Skin care to combat stress
From the inside out, patients often ask about supplements and skin care. While certain vitamin deficiencies can lead to skin rashes, most healthy diets keep our vitamin levels high enough to prevent these. Vitamin C is essential for collagen production, which is the main structural support of the skin. Vitamin A is known to reduce sebum (a skin oil) and reduce blocked pores. Vitamin D has been suggested to be integral for reducing skin inflammation. Vitamin D is found in only a few dietary forms but is produced in the skin. At normal serum levels, it can help prevent skin cancer, reduce acne and rosacea and other inflammatory diseases and may be protective against hair loss. While the mechanisms of these functions are too detailed to review here, it is worth noting that Vitamin D3 supplementation is absolutely vital for bone health and may also be beneficial for protecting the skin.
From the outside in, the Korean practice of seshin involves whole body exfoliation. Mechanical exfoliation helps rid our skin of the dead outermost layer of skin which hangs on for longer than necessary, especially as we age. Regular (weekly) exfoliation clears pores, can help prevent acne, evens skin tone, helps skin products penetrate more effectively, and can improve blood flow and lymphatic drainage. Over-exfoliation can be damaging to the skin by breaking down the natural skin barrier, so don’t scrub too much!
For the face, there are various cosmeceuticals that target different aspects of the skin’s health. Retinol, which is a derivative of vitamin A, is one of the most effective treatments for acne and wrinkles. Adding low-dose retinol to your daily skin routine increases skin turnover, reduces blemishes and improves skin smoothness. Even though we are starting to wear masks less, many people who experienced Maskne, have acne-prone skin and will benefit from consistent use of retinol.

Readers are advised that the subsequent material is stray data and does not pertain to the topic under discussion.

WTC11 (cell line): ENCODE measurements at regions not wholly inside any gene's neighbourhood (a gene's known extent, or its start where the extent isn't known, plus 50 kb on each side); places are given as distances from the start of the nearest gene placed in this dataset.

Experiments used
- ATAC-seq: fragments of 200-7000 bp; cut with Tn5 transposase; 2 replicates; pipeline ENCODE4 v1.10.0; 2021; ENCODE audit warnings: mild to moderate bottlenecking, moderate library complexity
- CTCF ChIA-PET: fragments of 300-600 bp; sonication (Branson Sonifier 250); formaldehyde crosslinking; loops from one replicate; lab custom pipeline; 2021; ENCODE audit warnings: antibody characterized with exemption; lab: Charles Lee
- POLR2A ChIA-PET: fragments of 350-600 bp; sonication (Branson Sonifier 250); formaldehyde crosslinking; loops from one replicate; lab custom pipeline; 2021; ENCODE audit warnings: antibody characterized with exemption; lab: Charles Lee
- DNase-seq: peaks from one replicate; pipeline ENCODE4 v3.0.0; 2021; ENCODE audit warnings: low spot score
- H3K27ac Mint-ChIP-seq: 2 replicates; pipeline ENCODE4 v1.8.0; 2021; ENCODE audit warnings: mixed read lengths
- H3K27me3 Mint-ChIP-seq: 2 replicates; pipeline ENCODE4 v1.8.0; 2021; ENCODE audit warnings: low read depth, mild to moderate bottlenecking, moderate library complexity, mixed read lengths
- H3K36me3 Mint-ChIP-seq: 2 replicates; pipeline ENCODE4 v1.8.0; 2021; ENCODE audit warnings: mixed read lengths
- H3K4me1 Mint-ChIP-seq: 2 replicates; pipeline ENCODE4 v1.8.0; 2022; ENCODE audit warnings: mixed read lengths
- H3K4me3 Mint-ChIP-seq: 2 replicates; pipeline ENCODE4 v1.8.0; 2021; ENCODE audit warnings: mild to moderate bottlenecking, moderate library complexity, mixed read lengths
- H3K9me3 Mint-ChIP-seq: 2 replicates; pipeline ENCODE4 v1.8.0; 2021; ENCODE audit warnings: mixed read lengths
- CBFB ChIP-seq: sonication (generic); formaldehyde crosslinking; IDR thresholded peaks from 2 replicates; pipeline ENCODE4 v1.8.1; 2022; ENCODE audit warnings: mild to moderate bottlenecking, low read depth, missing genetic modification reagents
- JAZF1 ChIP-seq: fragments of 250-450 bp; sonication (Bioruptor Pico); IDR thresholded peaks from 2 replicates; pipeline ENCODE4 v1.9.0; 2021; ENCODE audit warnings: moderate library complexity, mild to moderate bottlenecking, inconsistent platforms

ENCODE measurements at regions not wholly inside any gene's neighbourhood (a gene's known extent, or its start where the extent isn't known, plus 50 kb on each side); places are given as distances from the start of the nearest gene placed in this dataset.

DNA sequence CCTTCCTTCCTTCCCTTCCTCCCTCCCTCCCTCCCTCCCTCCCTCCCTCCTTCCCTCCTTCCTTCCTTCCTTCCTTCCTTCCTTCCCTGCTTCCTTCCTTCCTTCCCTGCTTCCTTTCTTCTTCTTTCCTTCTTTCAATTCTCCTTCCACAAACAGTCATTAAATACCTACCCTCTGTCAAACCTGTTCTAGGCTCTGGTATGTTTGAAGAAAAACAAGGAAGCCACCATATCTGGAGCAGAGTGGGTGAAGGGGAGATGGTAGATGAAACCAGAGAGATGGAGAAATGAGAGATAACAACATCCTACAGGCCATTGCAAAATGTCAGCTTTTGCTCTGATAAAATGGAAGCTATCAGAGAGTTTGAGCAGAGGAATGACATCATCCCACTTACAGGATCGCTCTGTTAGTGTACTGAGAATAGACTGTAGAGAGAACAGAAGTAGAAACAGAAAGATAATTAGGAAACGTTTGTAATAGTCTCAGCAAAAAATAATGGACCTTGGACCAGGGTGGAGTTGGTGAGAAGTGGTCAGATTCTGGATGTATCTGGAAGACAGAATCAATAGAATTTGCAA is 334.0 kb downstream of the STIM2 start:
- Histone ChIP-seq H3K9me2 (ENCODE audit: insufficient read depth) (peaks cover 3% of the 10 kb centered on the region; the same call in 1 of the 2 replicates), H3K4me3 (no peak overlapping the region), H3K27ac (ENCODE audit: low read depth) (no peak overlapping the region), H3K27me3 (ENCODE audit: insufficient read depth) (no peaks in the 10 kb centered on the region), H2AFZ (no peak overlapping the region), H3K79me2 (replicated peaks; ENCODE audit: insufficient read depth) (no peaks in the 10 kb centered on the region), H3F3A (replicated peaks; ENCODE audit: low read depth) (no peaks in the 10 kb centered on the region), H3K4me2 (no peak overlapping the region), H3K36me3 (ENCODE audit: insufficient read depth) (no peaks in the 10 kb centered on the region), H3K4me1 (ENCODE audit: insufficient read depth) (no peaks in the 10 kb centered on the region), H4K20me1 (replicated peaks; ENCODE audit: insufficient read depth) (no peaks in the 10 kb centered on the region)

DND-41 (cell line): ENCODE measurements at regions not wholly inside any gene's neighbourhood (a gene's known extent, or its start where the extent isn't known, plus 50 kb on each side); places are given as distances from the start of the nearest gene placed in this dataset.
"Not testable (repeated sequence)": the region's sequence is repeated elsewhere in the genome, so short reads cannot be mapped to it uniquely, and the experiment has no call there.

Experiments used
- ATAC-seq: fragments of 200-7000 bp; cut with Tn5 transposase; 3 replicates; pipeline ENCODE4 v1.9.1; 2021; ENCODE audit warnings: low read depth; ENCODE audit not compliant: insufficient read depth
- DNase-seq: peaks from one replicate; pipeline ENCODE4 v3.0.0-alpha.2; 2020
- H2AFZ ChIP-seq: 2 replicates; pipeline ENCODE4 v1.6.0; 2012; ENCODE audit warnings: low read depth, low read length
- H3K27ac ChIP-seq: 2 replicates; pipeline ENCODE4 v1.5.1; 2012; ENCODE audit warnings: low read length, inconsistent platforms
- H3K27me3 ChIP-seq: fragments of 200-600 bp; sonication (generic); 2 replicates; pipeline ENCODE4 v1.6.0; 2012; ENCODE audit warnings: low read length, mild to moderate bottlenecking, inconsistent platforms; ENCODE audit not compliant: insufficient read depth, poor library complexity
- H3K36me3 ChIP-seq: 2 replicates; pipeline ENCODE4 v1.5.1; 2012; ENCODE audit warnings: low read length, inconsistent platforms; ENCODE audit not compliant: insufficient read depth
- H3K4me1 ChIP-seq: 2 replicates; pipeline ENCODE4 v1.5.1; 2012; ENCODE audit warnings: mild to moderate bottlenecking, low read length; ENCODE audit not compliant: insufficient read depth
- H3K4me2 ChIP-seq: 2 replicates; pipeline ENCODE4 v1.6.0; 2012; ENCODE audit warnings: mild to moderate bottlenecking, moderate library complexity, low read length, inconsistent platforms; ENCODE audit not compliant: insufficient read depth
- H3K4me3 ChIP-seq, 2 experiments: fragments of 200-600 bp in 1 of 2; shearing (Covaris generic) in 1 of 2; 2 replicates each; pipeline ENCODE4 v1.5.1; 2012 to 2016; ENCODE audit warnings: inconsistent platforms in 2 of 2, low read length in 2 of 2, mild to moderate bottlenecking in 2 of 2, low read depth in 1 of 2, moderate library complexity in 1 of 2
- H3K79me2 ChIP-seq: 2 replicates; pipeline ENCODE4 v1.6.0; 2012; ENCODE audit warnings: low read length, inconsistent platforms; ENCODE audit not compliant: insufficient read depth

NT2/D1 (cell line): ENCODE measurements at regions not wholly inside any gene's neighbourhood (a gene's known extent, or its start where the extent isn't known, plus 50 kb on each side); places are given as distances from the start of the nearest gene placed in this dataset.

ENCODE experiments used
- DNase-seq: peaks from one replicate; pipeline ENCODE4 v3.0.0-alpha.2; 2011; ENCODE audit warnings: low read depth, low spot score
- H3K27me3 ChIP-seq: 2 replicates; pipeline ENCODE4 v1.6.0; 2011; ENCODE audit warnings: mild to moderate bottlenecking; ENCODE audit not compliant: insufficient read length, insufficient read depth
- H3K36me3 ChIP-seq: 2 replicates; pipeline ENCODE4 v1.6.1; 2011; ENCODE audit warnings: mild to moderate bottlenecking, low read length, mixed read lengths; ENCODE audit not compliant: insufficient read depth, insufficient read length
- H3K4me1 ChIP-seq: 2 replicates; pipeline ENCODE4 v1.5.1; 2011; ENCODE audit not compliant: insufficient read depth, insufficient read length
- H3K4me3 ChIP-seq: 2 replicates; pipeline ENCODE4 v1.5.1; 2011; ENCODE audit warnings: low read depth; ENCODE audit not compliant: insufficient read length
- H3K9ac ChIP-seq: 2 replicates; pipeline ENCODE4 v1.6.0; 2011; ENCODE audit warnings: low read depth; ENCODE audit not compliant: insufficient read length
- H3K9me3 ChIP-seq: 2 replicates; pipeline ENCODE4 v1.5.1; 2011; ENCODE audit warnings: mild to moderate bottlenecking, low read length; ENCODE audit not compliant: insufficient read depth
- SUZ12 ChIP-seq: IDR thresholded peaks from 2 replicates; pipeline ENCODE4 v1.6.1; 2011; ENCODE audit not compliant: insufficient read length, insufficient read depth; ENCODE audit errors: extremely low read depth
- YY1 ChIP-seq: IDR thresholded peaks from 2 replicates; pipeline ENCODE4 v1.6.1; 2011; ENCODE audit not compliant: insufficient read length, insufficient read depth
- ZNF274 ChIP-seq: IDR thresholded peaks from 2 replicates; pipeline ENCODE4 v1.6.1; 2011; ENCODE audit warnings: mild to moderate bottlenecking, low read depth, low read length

Moisturization is vital to healthy skin. When skin is overly dry it can crack and become susceptible to local infections, dermatitis and irritation. A topical moisturizer can be as simple as a natural oil like olive oil or lanolin. More elaborate cream-based lotions available over the counter in non-comedogenic formulations are excellent options for the budget-conscious. Apply a topical moisturizer immediately after a shower or bath. Doing this prevents the escape of water, keeping skin hydrated all day long.
It is never too late to begin caring for your skin in healthy ways. Recognizing that stress and illness can affect your skin is important to managing changes in your skin. If you see new lesions that don’t resolve in 3-4 weeks like a pimple, get it checked out by a dermatologist or a plastic surgeon who treats skin cancers. By developing healthy skincare habits which include reducing internal stress, you can reflect on the world how you feel on the inside, young or old.
The views expressed in this blog are those of the author and do not necessarily reflect the opinions of the American Society of Plastic Surgeons.